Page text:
Karen Dionne: The Wicked Sister

This is an excellent suspense novel, so excellent that I devoured it in a single day.  It gives a reader plenty to think about – but that’s after you’ve careened through it’s pages.  I absolutely could not stop reading.

Set in Michigan’s beautiful upper peninsula, the book alternates narratives between that of Rachel’s, in the present, and that of Jenny’s and Peter’s in the past.  It’s not immediately clear how the two connect but when they do, you really can’t look away.   Rachel is living in a mental hospital for killing her mother at age 11 and watching as her father then killed himself.  She has no memory of these events.

Jenny is living downstate with her husband when the disturbing death of their neighbor’s toddler in their pool causes them to leave town and flee to the upper peninsula, where Peter’s family has an incredible log cabin outside of Marquette on acres of land.  The two have decided to pursue their research there as wildlife biologists, and give their young daughter, Diana, freedom to roam the woods.

But it becomes clear that Diana isn’t normal, and that she may or may not have been responsible for the death of their neighbor’s son in their pool.  She’s certainly difficult, defiant and seems to have little emotion regarding others.  Her diagnosis, to any mystery reader, is pretty obvious, but Dionne slowly and carefully builds her character, making her defining qualities – and her cruelty – all the more chilling.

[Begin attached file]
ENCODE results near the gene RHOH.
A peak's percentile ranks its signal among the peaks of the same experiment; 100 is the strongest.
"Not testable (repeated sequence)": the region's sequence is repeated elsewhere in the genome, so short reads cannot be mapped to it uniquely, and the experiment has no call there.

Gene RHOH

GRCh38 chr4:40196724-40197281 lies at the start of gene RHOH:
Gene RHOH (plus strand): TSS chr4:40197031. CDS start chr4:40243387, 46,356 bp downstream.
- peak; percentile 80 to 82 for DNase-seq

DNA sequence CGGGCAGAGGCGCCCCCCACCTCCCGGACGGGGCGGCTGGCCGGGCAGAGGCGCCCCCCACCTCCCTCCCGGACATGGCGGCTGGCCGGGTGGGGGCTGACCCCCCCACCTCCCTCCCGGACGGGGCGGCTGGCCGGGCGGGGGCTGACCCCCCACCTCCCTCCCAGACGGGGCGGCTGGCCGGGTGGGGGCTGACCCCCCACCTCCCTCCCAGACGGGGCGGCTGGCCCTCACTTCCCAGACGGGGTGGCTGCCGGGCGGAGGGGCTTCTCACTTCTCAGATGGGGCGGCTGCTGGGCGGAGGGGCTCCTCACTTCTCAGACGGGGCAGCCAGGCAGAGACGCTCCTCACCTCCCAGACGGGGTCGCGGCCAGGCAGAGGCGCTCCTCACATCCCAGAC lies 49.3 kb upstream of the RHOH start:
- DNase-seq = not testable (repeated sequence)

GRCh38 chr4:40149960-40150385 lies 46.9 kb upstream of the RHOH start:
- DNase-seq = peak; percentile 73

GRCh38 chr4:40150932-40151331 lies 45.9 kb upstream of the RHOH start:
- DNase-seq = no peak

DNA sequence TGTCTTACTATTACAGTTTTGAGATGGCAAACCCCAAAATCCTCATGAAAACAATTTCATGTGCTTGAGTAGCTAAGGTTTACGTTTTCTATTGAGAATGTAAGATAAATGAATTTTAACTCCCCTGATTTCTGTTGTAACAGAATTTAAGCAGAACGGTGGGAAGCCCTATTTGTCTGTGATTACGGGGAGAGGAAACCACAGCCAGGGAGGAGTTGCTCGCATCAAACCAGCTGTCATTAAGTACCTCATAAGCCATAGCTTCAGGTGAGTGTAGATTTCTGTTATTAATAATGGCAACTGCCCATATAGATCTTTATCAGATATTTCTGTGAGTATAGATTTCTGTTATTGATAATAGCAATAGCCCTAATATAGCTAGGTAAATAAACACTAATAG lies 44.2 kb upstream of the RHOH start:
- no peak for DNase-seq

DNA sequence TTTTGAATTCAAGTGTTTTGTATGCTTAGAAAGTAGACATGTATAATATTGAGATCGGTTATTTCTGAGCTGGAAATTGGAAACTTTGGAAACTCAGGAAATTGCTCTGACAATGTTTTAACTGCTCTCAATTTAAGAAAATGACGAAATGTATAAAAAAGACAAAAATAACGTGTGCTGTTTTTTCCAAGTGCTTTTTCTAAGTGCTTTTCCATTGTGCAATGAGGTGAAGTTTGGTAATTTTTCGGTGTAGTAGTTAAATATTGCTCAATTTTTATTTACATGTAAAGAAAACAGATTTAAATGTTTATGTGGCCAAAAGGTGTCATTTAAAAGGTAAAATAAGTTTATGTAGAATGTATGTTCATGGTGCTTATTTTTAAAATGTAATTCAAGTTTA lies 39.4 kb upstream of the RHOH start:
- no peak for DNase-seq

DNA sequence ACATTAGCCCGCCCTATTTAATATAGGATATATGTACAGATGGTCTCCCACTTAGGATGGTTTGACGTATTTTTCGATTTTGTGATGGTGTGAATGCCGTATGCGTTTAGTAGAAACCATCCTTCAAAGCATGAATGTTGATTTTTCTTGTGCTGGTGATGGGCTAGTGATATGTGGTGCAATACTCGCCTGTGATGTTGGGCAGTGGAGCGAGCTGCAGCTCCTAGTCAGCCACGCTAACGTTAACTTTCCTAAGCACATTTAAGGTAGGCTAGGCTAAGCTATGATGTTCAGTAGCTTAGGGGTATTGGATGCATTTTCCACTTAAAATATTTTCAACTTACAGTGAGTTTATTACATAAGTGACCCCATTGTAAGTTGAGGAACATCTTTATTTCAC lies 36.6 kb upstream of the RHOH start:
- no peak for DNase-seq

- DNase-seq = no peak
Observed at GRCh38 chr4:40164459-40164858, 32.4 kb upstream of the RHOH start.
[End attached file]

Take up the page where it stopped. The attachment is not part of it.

She also builds the character of Rachel, who of course is Diana’s younger sister.  She’s the sweet angel to Diana’s difficult malignancy, and her parents spend most of their time managing the two girls so they are never alone together.  To that end, Jenny’s sister Charlotte comes to live with them to help supervise Diana.

This is a remarkably similar formula to William March’s 1954 novel The Bad Seed, and it’s no less a compelling topic in 2020 than it was in 1954.  What’s far more contemporary is Dionne’s look at the effect that Diana has on their family and the fissures in their relationships, fissures that they are all but unaware of as they attempt to learn to live with someone who is profoundly disturbed.

As the novel opens Rachel is in a mental hospital, but she checks herself out and heads back to her family’s cabin, hoping to restore her memory.  Her arrival back at the house ramps up the suspense of the novel, as her memories start to return in bits and pieces.

Dionne is a fan of fairy tales and a bit of magical realism.  Rachel is able to communicate with animals – it’s up to you whether you believe she can or not, but if you have even been around someone who is so comfortable with animals that they do seem to be able to almost speak to one another, you might tilt toward belief.  She’s also a lover of the upper peninsula, in all it’s brutal glory.  Both of these elements make this novel more than a run of the mill suspense novel, as does her real genius with character.  None of the characters in this book are forgettable, and each of them seem almost hyper real.  This is not an easy book to forget.